Coronavirus: Ottawa tourism businesses pivot to intimate experiences amid group limits

Saunders Farm is offering physically distant campfires as a chance to engage with patrons while obeying limits on gatherings in Ontario during the coronavirus pandemic. Provided by Saunders Farm

At this point in the novel coronavirus pandemic, the days of potlucks and intimate kitchen parties are both long behind us and likely many more months away from returning.

Provincial restrictions banning gatherings of more than five people have effectively nixed the dinner invite, leaving families to dine amongst themselves on takeout or that week’s haul from the grocery store.

One would think, then, that a business that focuses on showcasing the variety of Ottawa’s cuisines and imparting a tip or two on proper chopping techniques in a closed-door setting might be out of luck in the age of coronavirus.

But the ByWard Market’s C’est Bon Cooking, and other tourism and experience-based businesses like it in the Ottawa area, are finding a path forward through the pandemic by offering the intimate, personal experiences that so many are craving amid the shutdown.

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A look at Canadian tourism during and after the COVID-19 pandemic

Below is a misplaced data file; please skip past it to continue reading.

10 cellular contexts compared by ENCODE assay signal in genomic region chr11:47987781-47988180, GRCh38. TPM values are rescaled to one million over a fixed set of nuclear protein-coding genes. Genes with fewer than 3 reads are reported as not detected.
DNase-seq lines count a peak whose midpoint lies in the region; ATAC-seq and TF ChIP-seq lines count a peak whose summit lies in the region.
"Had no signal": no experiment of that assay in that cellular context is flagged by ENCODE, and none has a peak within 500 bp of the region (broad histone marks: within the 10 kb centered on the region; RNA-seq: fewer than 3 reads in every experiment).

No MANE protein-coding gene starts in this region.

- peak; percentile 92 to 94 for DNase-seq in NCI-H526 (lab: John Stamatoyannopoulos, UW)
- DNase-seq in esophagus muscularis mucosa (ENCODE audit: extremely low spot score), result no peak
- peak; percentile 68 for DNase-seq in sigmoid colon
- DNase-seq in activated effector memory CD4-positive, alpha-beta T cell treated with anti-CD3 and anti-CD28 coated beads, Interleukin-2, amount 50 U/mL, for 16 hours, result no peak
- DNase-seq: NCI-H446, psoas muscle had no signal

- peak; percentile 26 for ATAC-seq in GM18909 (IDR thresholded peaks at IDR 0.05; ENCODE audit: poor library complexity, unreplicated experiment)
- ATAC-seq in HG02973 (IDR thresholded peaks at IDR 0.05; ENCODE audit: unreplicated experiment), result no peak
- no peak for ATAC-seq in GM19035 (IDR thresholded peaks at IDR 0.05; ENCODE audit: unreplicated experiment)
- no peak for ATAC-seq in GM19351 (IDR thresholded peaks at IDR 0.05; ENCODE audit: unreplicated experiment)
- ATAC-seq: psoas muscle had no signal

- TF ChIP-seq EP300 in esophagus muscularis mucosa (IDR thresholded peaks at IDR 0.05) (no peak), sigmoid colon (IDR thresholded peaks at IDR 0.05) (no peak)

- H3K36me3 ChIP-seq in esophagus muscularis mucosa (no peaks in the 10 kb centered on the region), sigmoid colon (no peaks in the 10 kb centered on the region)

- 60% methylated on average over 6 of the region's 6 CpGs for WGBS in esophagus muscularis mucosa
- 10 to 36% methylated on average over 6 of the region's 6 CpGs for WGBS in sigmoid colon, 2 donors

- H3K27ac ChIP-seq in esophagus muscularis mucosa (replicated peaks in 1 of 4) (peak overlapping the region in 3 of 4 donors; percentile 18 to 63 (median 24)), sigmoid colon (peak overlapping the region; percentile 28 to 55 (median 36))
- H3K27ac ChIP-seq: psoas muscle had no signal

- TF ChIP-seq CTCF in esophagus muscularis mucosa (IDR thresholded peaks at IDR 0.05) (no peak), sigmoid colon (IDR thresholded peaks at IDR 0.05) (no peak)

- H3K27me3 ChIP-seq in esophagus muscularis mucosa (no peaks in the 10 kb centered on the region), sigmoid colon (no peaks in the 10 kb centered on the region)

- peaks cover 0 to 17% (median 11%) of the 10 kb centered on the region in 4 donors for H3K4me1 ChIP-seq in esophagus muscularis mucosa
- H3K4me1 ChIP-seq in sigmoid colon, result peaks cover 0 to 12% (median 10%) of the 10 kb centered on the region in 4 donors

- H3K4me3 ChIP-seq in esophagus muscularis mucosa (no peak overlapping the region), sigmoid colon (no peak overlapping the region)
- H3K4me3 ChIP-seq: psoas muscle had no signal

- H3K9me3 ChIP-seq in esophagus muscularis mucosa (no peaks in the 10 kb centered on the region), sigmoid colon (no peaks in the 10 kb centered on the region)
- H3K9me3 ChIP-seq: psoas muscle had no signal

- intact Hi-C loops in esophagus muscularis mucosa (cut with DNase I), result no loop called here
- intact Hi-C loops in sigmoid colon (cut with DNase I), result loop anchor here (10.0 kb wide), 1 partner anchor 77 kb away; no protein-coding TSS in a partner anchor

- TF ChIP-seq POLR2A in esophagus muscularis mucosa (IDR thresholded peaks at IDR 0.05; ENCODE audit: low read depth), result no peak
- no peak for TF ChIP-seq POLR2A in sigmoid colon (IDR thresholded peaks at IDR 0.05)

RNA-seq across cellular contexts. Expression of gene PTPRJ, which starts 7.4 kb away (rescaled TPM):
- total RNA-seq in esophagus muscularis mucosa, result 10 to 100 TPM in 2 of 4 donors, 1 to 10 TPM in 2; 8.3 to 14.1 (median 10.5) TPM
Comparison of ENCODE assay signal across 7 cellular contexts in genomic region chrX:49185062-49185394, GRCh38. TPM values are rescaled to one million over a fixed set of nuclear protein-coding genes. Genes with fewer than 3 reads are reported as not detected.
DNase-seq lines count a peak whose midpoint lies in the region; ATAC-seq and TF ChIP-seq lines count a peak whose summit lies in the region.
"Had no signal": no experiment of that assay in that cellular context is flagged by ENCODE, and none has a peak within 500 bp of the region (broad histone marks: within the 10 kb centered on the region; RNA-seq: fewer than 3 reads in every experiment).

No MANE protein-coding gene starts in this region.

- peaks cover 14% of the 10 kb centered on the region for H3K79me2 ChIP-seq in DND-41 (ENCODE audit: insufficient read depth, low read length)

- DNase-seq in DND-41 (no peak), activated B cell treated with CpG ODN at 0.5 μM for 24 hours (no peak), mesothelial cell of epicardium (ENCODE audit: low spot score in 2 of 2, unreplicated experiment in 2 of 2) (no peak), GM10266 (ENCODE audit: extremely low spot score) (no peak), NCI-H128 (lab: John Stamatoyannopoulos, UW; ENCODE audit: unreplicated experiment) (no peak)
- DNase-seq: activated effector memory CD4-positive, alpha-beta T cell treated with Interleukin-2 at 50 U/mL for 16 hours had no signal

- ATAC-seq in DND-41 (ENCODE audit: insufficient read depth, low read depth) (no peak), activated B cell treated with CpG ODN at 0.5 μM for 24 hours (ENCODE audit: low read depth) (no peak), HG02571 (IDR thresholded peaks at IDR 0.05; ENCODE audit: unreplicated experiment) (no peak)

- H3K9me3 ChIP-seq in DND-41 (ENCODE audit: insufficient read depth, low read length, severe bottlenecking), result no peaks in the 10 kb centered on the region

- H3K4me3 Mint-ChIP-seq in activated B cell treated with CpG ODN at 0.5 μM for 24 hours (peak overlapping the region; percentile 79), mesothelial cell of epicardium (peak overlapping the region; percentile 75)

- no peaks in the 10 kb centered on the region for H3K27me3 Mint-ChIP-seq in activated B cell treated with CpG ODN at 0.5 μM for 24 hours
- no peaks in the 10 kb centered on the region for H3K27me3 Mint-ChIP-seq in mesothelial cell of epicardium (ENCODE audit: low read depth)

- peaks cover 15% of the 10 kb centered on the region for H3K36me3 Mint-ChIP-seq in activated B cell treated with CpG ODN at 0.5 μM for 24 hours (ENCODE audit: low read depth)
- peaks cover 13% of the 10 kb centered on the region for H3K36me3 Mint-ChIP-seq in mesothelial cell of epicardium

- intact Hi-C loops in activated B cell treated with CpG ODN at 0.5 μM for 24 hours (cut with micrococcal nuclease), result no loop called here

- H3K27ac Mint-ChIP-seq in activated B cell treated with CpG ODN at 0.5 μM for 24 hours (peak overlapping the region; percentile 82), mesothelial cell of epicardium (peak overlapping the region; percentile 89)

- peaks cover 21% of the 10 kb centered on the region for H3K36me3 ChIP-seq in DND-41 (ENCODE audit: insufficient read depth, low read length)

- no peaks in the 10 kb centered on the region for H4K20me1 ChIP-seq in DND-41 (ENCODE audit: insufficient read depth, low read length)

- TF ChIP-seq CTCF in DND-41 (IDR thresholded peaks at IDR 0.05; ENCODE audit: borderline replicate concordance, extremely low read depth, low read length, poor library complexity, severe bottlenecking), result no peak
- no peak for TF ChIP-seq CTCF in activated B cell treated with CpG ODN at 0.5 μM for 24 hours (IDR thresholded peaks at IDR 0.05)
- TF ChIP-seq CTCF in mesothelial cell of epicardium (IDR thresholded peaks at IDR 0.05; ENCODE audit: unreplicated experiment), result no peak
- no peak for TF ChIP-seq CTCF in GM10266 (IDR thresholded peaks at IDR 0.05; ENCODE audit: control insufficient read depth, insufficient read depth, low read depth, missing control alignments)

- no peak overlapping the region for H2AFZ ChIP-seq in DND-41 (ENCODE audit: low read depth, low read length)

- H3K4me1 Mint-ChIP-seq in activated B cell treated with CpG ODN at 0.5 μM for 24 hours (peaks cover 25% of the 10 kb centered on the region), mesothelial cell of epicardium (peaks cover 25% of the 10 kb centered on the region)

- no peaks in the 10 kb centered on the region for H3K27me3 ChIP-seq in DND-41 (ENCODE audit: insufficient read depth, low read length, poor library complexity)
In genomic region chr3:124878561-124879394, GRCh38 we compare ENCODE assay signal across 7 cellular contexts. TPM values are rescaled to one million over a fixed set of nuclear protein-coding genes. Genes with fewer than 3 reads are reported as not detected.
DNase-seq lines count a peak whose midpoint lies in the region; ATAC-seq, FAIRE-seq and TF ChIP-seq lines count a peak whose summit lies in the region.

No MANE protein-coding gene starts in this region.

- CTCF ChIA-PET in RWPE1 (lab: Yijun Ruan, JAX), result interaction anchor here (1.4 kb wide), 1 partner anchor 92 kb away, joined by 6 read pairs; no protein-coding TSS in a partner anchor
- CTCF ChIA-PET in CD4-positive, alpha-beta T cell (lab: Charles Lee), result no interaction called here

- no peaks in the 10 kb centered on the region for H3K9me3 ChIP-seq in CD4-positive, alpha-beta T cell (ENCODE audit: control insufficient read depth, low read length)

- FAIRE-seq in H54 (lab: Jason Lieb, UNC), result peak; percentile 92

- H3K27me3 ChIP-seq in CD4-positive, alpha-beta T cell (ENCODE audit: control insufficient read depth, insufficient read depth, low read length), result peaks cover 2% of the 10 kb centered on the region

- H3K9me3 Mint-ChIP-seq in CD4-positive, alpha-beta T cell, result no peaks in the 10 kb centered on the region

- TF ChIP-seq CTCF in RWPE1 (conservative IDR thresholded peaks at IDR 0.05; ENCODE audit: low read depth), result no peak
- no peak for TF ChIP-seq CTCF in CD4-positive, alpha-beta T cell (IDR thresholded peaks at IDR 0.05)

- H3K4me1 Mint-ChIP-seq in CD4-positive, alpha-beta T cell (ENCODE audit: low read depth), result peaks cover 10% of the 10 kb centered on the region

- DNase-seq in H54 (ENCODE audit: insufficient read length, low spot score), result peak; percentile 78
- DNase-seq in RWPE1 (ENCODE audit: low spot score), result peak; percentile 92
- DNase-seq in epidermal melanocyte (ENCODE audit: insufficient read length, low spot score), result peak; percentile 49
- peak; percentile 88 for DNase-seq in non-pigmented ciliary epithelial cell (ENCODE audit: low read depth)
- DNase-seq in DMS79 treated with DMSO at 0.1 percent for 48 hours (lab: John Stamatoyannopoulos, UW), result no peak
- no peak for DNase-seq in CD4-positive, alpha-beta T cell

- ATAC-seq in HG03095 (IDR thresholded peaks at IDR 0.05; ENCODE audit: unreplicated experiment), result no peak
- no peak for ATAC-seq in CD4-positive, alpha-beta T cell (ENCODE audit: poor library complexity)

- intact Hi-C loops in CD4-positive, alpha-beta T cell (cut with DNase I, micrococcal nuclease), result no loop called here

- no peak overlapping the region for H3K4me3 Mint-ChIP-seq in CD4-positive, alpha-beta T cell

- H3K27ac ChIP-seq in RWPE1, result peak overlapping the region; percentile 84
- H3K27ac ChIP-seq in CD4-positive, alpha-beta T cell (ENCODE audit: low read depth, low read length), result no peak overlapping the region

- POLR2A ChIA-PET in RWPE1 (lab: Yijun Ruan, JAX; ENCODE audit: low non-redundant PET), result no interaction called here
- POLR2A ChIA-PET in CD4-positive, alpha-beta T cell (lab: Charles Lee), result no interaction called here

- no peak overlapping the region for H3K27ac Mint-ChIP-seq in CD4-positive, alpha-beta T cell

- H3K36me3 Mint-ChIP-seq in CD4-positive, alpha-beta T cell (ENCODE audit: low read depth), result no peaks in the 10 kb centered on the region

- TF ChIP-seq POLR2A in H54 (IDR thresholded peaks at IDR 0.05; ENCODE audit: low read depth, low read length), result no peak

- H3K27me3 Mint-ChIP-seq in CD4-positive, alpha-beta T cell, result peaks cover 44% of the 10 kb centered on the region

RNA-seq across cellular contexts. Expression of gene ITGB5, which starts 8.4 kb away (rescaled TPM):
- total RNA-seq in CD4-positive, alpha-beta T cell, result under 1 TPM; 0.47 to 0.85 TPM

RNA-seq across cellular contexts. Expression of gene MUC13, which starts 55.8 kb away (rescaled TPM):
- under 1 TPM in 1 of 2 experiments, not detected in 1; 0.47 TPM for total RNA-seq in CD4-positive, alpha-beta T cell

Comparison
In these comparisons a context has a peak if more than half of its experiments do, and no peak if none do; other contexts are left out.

A look at Canadian tourism during and after the COVID-19 pandemic

C’est Bon co-owner Stefanie Siska says the business, which she bought with partner Georges Laurier in 2016, has been in “survival mode” for the past two months since its March Break cooking camps for teens were cancelled as the province went into pandemic lockdown.

C’est Bon has two main revenue streams: walking tours of Ottawa restaurants targeting the tourism crowd as well as personal or group cooking classes, both of which saw bookings immediately cancelled as the virus spread throughout the world.

“It was pretty devastating, to say the least,” Siska tells Global News.

READ MORE: Alberta tour operators prepare for a year of losses

The outlook was similarly grim at Saunders Farm, which, in addition to growing its own crops, hosts events, festivals and weddings on its 100-acre farm just outside of Goulbourn.